In April this year, Minister for Culture, Heritage and the Gaeltacht Josepha Madigan TD announced that an official commemoration would take place in Dún Laoghaire on 10 October 2018. She stated the programme would comprise ‘a significant cultural element as well as a formal commemoration and wreath laying ceremony with participation by members the Defence Forces.’ The centenary will be marked by a government publication. Ireland’s National Maritime Museum put in place a comprehensive programme to mark the occasion. A steering group chaired by Mary T. Daly of Dún Laoghaire Rathdown County Council planned the official commemoration. It was comprised of representatives from government departments, Dún Laoghaire Rathdown County Council, Ireland’s National Maritime Museum, St John Ambulance and various local groups.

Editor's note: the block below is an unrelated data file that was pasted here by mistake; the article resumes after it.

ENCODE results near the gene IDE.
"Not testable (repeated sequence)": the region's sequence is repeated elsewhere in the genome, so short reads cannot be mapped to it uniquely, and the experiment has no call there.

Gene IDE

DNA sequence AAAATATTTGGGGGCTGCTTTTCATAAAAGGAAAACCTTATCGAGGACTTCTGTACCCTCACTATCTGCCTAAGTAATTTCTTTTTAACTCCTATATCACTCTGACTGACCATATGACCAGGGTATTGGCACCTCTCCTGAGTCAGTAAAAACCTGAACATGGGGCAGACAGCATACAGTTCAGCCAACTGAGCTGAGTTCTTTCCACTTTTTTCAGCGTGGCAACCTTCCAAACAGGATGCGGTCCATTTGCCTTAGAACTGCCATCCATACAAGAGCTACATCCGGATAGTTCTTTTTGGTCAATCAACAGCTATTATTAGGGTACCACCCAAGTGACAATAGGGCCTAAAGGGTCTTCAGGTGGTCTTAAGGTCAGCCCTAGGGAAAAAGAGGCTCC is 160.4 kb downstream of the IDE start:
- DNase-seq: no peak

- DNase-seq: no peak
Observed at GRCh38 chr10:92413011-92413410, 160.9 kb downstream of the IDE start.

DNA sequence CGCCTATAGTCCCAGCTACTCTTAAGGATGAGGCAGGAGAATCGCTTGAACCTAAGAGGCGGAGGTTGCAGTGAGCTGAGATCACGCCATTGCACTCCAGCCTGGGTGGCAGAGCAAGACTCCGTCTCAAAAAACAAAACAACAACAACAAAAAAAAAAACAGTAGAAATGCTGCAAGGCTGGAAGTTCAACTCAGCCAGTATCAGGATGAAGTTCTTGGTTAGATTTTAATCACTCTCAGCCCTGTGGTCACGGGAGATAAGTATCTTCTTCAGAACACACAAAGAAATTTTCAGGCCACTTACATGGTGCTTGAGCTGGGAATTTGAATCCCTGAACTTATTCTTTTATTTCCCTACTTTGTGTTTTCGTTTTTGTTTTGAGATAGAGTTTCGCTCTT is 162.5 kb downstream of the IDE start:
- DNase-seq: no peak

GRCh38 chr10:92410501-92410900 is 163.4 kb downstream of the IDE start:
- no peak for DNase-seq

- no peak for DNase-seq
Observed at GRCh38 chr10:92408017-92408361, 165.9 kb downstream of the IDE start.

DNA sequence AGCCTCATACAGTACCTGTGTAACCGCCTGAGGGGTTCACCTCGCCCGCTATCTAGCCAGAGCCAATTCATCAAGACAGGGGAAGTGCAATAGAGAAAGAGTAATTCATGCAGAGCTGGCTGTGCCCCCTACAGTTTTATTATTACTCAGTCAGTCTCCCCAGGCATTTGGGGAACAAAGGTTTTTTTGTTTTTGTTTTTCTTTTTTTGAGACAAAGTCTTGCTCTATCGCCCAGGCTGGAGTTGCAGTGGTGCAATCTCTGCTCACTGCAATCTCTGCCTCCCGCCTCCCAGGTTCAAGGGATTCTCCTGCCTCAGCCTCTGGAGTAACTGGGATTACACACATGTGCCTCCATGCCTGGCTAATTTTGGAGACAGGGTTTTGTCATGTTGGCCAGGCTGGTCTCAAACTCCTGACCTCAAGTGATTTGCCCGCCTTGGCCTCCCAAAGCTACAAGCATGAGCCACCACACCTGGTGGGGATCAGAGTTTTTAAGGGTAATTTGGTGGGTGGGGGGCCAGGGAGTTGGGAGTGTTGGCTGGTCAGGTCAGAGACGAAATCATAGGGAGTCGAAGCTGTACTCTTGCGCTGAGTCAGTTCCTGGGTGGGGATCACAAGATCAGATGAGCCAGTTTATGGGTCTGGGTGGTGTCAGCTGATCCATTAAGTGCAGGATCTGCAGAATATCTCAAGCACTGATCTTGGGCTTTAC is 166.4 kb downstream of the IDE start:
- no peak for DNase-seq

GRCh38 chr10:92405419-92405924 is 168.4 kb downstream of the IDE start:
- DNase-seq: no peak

The National Maritime Museum’s RMS Leinster centenary exhibition – incorporating the model of the ship donated by Tom Connolly – includes a touchscreen developed by Museum Librarian Brian Ellis. This will contain information on every person known to have been aboard the ship, with their photographs where available. The Museum will hold a seminar on the sinking on 9 October.

An Post will issue a stamp to commemorate the centenary and has commissioned Fatal Voyage, a dramatic production about the sinking, which will be staged in the Pavilion Theatre in Dún Laoghaire on 10 October 2018.

For further information see:


The National Maritime’s website:

Now retired, Philip Lecane has been a volunteer working in the Library Service of the National Maritime Museum in Dún Laoghaire since early 2017.In late September 2018, his latest book Women and Children of the RMS Leinster: Restored to History will be published, as will Carmel Uí Cheallaigh’s children’s book RMS Leinster: The Forgotten Tragedy.


Century Ireland

The Century Ireland project is an online historical newspaper that tells the story of the events of Irish life a century ago.